Thanks Gustav – glad you enjoyed it and hope these tips will be useful to you! If you have any questions, don’t hesitate :)

  2. 3

    Jareth Smith

    August 4, 2015 4:22 pm

    I’m sure this is great, but not being a designer all I am now is confused. What software do you use to make any of this happen? Is it some £200 software I need to steal? Is there a cheap way to make content images? What happens if I accidentally sneeze when talking to Bob Geldof?

    • 4

      Hi Jareth, Adobe Illustrator is probably your best bet. It’s $20 a month. Plus the basics are pretty easy to pick up in a short amount of time. If you don’t feel like creating the images yourself, then I’d probably disregard the content of this post and go with stock photos. There are the typical sites like istock where you can buy individual photos…or, you could check out Death To the Stock Photo Their photos are great! They come out with new packs every few weeks. And they are a flat $15 per month.

      • 5

        You might also want to try among others. They have free photos for personal and commercial use.

      • 6

        Absolutely wicked, thank you Lauren! Although you skipped my question about Bob Geldof, the other responses were spot on. I often use copyright free sites like Pixabay for images, but designing unique stuff would be nice. I’ll put the effort in. Ta!

      • 7

        If you dont want to spend any bugs try out Inkscape
        The best freeware alternate to Illustrator

  3. 8

    Thanks so much for the organizational ideas and for the starter file! :)

  4. 10

    An OCD approach to content creation :)

    • 11

      Haha Martin, I can’t disagree with you there! I tend to go crazy with organization, especially when things take too long. Now, I really have this down to a science ;)

      • 12

        It is really good in my opinion. Very easy and invites collaboration. I hate to deal with some strange directory structure or file names. This way most of the content is in one spot! Cheers Lauren!

  5. 13

    Hey Lauren, very nice write up…thumbs up :) A post with lively images is up to the mark. I myself love to read posts with explanatory images. I really loved the way you had explained how to use images.

    • 14

      That’s fantastic, Richa! I too love punchy and explanatory images. They keep a post lively and interesting…otherwise the reader can start to get a bit bored. I hope this will help you create interesting graphics for your audience :)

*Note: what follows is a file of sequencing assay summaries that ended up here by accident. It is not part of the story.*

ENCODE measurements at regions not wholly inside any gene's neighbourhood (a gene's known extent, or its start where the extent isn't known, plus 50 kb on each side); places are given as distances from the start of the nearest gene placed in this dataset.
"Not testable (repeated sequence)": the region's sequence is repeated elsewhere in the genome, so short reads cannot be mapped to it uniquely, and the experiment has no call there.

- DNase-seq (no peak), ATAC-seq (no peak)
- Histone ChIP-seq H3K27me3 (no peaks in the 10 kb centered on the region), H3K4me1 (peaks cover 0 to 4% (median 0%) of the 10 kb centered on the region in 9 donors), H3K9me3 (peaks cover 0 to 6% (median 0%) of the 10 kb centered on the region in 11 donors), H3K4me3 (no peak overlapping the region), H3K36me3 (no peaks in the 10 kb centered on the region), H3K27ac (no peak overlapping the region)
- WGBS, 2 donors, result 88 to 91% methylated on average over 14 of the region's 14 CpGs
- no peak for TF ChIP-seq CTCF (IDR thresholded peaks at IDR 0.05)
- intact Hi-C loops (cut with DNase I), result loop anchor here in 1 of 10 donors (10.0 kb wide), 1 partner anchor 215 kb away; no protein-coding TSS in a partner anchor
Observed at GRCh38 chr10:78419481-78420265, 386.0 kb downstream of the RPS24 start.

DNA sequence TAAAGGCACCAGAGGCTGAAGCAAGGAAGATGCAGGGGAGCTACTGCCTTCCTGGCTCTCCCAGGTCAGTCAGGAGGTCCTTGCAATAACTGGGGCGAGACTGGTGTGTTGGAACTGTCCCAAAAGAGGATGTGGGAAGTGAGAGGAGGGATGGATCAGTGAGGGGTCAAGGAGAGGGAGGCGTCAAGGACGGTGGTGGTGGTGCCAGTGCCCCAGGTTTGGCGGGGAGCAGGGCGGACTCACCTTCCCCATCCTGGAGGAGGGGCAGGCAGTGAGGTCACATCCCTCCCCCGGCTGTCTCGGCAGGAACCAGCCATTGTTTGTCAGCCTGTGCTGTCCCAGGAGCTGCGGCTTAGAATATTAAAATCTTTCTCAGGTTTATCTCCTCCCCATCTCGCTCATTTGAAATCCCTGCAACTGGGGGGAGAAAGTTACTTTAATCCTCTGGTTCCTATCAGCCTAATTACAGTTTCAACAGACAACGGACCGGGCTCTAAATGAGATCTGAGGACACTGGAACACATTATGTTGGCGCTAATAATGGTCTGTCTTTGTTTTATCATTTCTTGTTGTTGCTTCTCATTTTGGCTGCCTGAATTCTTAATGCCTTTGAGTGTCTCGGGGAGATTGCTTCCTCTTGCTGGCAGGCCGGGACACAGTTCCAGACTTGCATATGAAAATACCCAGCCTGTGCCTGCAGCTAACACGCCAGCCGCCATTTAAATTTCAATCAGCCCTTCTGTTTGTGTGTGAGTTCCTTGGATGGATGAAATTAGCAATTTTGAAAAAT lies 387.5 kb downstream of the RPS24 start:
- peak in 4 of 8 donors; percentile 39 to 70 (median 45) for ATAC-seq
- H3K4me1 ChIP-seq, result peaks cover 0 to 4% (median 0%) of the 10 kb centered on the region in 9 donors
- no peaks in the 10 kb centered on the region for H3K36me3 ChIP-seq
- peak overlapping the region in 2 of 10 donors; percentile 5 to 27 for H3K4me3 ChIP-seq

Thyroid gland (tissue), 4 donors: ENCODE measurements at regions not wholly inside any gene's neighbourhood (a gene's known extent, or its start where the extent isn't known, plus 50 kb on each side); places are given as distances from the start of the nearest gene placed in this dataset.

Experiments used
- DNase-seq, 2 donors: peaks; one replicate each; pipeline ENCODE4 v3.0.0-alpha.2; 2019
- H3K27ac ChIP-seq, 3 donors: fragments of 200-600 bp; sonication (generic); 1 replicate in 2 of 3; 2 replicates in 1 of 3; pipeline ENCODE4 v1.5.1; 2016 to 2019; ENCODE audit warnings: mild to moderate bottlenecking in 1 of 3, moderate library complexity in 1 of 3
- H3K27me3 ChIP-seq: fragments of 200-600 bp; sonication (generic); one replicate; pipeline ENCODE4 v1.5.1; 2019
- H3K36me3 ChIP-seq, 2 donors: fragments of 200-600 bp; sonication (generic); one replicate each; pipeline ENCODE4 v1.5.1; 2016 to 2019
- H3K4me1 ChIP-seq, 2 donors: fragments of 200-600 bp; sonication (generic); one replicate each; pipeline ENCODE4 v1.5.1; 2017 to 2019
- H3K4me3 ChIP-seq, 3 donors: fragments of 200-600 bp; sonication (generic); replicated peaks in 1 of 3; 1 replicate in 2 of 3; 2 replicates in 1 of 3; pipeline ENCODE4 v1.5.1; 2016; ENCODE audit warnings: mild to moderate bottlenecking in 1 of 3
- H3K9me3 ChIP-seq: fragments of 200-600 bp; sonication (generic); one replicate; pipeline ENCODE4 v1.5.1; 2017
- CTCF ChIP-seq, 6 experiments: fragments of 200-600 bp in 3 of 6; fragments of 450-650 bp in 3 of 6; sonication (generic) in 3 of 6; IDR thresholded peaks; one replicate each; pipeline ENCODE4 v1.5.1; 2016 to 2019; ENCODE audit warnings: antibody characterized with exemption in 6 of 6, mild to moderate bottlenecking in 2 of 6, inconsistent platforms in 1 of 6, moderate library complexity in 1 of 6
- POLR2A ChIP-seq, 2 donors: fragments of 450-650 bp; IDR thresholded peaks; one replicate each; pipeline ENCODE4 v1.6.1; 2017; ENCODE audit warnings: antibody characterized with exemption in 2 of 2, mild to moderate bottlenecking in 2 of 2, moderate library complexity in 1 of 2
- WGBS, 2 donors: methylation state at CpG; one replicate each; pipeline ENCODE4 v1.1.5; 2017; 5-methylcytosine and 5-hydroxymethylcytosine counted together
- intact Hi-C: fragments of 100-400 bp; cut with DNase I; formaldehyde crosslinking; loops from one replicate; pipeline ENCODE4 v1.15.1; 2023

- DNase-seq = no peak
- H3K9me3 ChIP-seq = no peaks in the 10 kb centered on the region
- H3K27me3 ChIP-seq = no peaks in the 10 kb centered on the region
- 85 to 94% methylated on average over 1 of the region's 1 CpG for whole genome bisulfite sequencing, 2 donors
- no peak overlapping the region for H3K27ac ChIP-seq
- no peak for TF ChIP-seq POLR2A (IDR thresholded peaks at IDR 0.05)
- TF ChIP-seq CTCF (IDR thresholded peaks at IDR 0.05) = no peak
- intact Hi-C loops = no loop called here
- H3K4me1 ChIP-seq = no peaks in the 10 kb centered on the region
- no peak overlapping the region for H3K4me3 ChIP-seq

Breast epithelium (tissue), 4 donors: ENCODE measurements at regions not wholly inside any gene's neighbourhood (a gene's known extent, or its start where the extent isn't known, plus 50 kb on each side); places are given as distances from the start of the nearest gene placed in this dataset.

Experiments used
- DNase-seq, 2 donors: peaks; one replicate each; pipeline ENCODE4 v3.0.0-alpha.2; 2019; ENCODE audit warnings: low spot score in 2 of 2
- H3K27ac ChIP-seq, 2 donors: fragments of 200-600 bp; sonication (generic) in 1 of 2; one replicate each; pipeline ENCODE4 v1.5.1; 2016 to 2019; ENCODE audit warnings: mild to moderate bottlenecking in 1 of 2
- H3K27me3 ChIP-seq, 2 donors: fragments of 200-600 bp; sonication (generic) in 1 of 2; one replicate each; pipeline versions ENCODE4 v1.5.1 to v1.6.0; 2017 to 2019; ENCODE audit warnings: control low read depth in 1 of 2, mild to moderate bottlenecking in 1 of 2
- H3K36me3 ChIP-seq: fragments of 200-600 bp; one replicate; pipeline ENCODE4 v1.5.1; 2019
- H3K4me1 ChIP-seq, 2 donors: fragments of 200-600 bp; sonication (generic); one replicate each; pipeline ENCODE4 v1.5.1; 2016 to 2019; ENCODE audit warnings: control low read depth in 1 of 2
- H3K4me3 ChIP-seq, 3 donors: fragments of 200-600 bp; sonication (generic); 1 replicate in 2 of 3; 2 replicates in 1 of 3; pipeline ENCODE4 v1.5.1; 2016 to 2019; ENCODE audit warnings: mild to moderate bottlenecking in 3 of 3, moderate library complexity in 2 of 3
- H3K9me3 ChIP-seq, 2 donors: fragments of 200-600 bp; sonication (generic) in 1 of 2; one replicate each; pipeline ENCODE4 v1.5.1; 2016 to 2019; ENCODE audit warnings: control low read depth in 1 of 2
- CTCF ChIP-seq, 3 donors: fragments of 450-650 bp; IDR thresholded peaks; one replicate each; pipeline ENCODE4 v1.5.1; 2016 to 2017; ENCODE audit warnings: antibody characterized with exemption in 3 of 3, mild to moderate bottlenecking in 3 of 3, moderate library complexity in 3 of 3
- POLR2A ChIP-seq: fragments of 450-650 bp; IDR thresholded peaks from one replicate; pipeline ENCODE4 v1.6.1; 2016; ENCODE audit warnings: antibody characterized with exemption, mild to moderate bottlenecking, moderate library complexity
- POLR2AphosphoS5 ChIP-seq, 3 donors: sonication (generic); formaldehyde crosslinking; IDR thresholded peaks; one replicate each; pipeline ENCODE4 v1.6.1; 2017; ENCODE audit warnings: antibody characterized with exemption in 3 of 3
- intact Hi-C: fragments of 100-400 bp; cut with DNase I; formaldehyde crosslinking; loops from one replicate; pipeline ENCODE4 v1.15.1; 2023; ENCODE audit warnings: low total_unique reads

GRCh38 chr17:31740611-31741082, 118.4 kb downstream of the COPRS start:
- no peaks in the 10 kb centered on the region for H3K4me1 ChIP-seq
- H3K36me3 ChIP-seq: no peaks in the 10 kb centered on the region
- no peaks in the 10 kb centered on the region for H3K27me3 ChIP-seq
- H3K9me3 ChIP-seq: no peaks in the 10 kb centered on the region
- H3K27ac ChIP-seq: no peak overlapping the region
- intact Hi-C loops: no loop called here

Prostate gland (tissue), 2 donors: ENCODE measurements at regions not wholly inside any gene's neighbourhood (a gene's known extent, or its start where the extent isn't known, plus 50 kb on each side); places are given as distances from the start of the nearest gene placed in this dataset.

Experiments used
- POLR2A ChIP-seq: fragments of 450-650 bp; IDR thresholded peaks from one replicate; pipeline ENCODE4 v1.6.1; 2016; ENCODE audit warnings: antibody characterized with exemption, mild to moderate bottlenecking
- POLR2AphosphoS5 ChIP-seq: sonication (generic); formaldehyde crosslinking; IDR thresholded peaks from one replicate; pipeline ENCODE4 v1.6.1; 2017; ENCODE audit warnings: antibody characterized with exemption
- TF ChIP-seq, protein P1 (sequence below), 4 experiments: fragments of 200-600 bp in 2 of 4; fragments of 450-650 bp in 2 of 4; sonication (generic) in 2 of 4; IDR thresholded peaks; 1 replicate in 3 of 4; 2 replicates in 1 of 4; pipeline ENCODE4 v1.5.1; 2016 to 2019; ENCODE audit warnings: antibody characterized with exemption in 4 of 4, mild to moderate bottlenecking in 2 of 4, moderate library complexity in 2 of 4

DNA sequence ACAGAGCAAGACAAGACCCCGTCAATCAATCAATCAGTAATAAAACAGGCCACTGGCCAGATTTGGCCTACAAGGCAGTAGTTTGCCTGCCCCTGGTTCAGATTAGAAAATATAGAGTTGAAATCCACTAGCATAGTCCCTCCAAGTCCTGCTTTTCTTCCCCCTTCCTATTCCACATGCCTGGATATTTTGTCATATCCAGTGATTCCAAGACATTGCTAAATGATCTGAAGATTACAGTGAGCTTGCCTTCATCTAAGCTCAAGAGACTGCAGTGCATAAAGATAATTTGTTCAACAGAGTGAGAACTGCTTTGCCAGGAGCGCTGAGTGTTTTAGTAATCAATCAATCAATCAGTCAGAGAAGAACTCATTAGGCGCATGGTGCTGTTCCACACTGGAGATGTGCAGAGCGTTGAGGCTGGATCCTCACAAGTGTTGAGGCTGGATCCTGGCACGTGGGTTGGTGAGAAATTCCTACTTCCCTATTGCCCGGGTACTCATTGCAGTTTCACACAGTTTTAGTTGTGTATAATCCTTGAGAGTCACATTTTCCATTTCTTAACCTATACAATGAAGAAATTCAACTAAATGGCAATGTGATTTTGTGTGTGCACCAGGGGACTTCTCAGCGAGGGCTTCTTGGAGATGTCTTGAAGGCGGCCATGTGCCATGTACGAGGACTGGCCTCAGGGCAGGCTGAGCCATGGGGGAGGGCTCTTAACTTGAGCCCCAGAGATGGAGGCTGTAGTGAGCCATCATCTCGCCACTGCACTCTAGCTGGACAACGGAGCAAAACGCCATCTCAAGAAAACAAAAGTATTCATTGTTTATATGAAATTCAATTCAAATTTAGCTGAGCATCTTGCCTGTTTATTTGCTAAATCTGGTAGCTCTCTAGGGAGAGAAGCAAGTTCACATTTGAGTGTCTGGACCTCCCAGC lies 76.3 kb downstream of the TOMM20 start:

6. 15

    Thank you so much Lauren, this post is amazing. All the time you spend to create it I am sure it will be helpfull for many people like me that have not too much idea about how to start with a design from scratch.

  7. 17

    Very nice article, this could be also a good method to keep a style consistent trough the creation of a website, and not only for blog posts.


    • 18

      Absolutely, Dario! My hope is that this organization concept can transfer to all of your online publishing, website included :)

  8. 19

    Really interesting post. I’ve actually started doing something similar for my personal blog but I hadn’t considered organising it in such a way or creating a collection of icons to get me started more quickly.

    I don’t suppose you could provide the download file in a more widely supported file format could you? A pdf/ eps/ svg would be great – a Sketch file would be ideal :)

    Then I can import it into Sketch and try organizing my process a little more efficiently.

  9. 22

    Bryan Chalker

    August 10, 2015 4:44 pm

    SWEET! Lauren – this is exactly what I needed to get me out of my funk. Thanks so much.

  10. 24

    Ur blog made my work easy and simple. I found the best tips which i should use to design my custom photo. Thanks for telling me its importance in a small time. U told convenient ways to select custom picture for my stuff. I appreciate ur blog.

  11. 25

    Chris Paris-Haines

    August 23, 2015 6:25 pm

    I found this article very informative and useful, I needed such a process in my online publishing process, I love how well you say what you need to get across. Very good work Lauren.

  12. 26

    Thank you!


↑ Back to top